Q: When you were coaching Dick, did you see any indication from him because he is a quiet guy …

BB: Yeah he is.

Q: Did you see indication (in him) to be a head coach?

BB: First of all Dick is a real smart guy. He is very smart. At Detroit he played free safety, returned punts and was a versatile player. We had a complicated defense and he could run it without much trouble at all. Things came very easily to him, making checks, making adjustments, not 'why do we need to do this?' Obviously when we are in this defense and they give us that formation, so this is the way we get out of it and this is the way we handled it. He did a really good job of that. He and Charlie West in the secondary ran it like a couple of coaches would run it back then. His demeanor is, he is a quiet, thoughtful, observant person and I think he has a got a lot of management skills and obviously he can do a good job on a football team.

Q: Was he a good a player?

BB: Well, of course we know of his reputation from around here both in high school and college. He is just an outstanding athlete. He had really good quickness, great hands, could handle the ball well, caught it well, a very instinctive player. Dick is the kind of guy that would see a little opening and be able to recognize it and hit it. (He) anticipated well, made a lot of interceptions and returned punts. He was a good skilled player.

Q: Speaking of skilled players, Ted Johnson. What did you see in him and where he has come from since earlier in the year?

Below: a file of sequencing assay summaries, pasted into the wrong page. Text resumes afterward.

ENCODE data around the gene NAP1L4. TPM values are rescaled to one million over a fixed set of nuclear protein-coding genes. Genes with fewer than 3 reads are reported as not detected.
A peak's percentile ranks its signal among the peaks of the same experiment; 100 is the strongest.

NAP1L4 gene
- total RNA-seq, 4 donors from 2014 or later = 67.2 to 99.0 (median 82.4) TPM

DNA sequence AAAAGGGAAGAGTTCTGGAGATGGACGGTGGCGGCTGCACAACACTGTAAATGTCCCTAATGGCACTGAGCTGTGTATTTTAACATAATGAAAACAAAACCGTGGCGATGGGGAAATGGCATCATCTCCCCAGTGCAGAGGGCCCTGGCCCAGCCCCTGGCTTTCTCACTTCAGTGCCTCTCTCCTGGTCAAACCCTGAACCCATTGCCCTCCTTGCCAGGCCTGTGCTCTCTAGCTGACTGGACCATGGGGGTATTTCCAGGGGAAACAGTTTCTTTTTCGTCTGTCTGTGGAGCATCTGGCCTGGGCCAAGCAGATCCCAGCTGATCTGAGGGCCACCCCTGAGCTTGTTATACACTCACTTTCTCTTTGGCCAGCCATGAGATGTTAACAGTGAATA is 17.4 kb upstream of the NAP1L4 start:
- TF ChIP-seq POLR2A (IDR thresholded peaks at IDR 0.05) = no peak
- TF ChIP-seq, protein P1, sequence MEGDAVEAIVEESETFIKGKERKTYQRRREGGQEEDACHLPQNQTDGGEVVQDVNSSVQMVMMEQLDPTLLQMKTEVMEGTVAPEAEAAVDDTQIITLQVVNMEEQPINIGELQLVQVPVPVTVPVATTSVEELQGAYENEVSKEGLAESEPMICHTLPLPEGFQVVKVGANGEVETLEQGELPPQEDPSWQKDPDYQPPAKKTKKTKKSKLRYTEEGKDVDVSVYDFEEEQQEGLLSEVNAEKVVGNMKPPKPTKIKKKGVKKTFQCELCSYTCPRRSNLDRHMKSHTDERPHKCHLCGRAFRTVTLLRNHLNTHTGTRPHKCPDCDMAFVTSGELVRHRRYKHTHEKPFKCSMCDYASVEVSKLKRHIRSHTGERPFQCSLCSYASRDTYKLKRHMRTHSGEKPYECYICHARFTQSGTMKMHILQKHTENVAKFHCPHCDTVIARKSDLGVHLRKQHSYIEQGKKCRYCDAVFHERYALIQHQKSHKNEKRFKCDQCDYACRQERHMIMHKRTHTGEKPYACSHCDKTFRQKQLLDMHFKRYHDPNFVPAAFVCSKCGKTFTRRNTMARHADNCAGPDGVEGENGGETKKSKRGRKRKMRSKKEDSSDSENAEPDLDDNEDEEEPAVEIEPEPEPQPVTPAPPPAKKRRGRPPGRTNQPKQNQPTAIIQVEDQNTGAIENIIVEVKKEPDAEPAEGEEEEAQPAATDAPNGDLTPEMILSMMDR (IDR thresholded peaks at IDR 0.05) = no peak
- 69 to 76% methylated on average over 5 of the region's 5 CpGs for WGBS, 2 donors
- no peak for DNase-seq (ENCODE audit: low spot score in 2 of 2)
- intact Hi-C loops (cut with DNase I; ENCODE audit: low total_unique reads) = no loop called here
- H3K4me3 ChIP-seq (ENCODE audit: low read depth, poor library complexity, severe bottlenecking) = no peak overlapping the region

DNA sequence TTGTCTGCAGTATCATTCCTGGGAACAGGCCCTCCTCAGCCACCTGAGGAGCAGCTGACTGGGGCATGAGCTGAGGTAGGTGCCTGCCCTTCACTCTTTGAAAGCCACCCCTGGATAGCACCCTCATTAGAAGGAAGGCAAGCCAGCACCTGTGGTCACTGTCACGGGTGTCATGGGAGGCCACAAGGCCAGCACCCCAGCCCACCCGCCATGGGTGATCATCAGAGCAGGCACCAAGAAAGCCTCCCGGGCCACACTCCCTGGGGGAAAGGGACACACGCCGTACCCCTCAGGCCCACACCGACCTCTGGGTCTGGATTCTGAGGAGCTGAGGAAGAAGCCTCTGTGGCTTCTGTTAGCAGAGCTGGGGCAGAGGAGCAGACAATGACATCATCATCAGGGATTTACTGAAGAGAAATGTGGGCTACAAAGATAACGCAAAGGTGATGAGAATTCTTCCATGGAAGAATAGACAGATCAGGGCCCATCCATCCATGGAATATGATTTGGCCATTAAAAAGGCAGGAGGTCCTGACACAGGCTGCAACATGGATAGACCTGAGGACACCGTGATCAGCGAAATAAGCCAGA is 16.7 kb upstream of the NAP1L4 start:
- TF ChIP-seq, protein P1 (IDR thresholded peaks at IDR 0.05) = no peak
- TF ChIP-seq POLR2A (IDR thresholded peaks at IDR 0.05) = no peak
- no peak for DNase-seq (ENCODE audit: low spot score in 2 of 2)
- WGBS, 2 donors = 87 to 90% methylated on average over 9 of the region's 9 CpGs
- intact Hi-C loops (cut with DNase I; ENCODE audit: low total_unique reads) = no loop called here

BB: I think Ted has really played well the last month of the season. He's worked hard. He is doing a lot to things well. He's timing out his blitzes well. He's hitting guys in pass coverage and re-routing them. He is getting quicker reads in the running game. I think he has really done a good job in all the different responsibilities that he has had whether it be goal line play, short yardage, pass defense, blitzing. He's done really well. He's taken on a great attitude towards practice and meetings and getting things right. Working hard on the practice field to improve and they have improved in the game and it seems like they get a little bit better each week. I thought he really has done a nice job for us. He's taken a little more command defensively in terms of, again, we had some checks and adjustments and calls we have to make defensively based on formations, motions things like that, he's really stepped up there too in terms of being more vocal on the field. He's done a good job.

Q: Some players when they get off that kind of start, they might just go south and you may not see them again and then there are other players like him that just elevate his game. Is that something that as far as character is concerned?